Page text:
The real Harriet is probably a psychopath. She takes meticulous and consistently negative portrayals of everyone she knows (or finds): her parents, classmates, and random strangers in Manhattan whom she spies on through windows. (In one case, she goes so far as to break into a woman's house and go up the elevator to watch the woman in bed). Her life plan is to become the most famous writer in the world and to know EVERYTHING EVERYTHING EVERYTHING (she also has a fondness for all caps). The obvious problem is that she lacks an ounce of empathy for the people in her way, and she takes delight in crushing them. The only person with the ability to have a good influence on her is the no-nonsense nurse Ole Golly, who gets married and leaves Harriet about mid-way through the book. The rest of the book is about Harriet coping with this loss in increasingly destructive ways before finally learning the basics of empathy. The book is a complex, subtle look at the different ways of knowing, and it shares a lovely secret: that you can know all the scientific, surface details of a person without knowing them at all.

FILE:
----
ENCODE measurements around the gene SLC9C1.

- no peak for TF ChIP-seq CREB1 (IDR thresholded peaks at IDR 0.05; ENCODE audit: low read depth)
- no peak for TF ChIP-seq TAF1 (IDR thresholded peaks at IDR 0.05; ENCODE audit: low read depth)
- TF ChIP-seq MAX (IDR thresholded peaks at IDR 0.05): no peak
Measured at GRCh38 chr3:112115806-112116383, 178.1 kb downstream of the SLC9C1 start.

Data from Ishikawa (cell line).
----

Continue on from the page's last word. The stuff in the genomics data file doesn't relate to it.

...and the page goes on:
I can't expect the movie to match the complexity of the book. What I can expect is for Harriet to still be Harriet. Here is Harriet M. Welch sporting her "spy gear," the belt equipped with flashlight, canteen and other supplies which she always wears on her spy route:
And here is the movie version of Harriet with her notebook:
There is more to be said, but in the interest of shortening the blog post....